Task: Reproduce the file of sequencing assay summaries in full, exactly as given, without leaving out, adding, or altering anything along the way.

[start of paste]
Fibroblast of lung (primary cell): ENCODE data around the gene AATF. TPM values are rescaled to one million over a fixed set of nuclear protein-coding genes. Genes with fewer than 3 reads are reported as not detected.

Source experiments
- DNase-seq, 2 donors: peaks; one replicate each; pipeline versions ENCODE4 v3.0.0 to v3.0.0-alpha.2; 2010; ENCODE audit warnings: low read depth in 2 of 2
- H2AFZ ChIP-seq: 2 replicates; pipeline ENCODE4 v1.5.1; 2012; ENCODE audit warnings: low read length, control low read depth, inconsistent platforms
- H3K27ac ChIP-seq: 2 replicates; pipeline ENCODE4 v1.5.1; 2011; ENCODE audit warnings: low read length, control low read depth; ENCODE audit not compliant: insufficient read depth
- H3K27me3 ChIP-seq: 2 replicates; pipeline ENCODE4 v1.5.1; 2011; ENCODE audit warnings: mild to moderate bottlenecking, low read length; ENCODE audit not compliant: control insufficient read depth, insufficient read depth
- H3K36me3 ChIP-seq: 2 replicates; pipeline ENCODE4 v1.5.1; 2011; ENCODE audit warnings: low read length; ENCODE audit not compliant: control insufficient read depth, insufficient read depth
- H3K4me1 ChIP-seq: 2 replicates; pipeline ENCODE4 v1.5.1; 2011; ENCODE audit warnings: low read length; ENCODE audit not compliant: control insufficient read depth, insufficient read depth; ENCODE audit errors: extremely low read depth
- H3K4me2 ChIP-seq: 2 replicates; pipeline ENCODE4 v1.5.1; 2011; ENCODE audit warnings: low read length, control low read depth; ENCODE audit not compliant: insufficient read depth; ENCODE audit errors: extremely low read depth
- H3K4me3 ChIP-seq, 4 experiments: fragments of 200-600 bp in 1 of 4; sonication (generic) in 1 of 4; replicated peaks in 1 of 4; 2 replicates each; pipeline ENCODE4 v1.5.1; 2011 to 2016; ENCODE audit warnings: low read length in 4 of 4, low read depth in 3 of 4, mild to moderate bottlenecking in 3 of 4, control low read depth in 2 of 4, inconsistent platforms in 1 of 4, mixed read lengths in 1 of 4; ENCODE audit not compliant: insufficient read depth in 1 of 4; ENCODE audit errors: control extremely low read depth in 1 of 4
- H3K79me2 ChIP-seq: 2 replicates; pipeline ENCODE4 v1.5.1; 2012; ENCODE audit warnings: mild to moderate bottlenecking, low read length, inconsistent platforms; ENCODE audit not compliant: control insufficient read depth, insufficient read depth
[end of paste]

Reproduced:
Fibroblast of lung (primary cell): ENCODE data around the gene AATF. TPM values are rescaled to one million over a fixed set of nuclear protein-coding genes. Genes with fewer than 3 reads are reported as not detected.

Source experiments
- DNase-seq, 2 donors: peaks; one replicate each; pipeline versions ENCODE4 v3.0.0 to v3.0.0-alpha.2; 2010; ENCODE audit warnings: low read depth in 2 of 2
- H2AFZ ChIP-seq: 2 replicates; pipeline ENCODE4 v1.5.1; 2012; ENCODE audit warnings: low read length, control low read depth, inconsistent platforms
- H3K27ac ChIP-seq: 2 replicates; pipeline ENCODE4 v1.5.1; 2011; ENCODE audit warnings: low read length, control low read depth; ENCODE audit not compliant: insufficient read depth
- H3K27me3 ChIP-seq: 2 replicates; pipeline ENCODE4 v1.5.1; 2011; ENCODE audit warnings: mild to moderate bottlenecking, low read length; ENCODE audit not compliant: control insufficient read depth, insufficient read depth
- H3K36me3 ChIP-seq: 2 replicates; pipeline ENCODE4 v1.5.1; 2011; ENCODE audit warnings: low read length; ENCODE audit not compliant: control insufficient read depth, insufficient read depth
- H3K4me1 ChIP-seq: 2 replicates; pipeline ENCODE4 v1.5.1; 2011; ENCODE audit warnings: low read length; ENCODE audit not compliant: control insufficient read depth, insufficient read depth; ENCODE audit errors: extremely low read depth
- H3K4me2 ChIP-seq: 2 replicates; pipeline ENCODE4 v1.5.1; 2011; ENCODE audit warnings: low read length, control low read depth; ENCODE audit not compliant: insufficient read depth; ENCODE audit errors: extremely low read depth
- H3K4me3 ChIP-seq, 4 experiments: fragments of 200-600 bp in 1 of 4; sonication (generic) in 1 of 4; replicated peaks in 1 of 4; 2 replicates each; pipeline ENCODE4 v1.5.1; 2011 to 2016; ENCODE audit warnings: low read length in 4 of 4, low read depth in 3 of 4, mild to moderate bottlenecking in 3 of 4, control low read depth in 2 of 4, inconsistent platforms in 1 of 4, mixed read lengths in 1 of 4; ENCODE audit not compliant: insufficient read depth in 1 of 4; ENCODE audit errors: control extremely low read depth in 1 of 4
- H3K79me2 ChIP-seq: 2 replicates; pipeline ENCODE4 v1.5.1; 2012; ENCODE audit warnings: mild to moderate bottlenecking, low read length, inconsistent platforms; ENCODE audit not compliant: control insufficient read depth, insufficient read depth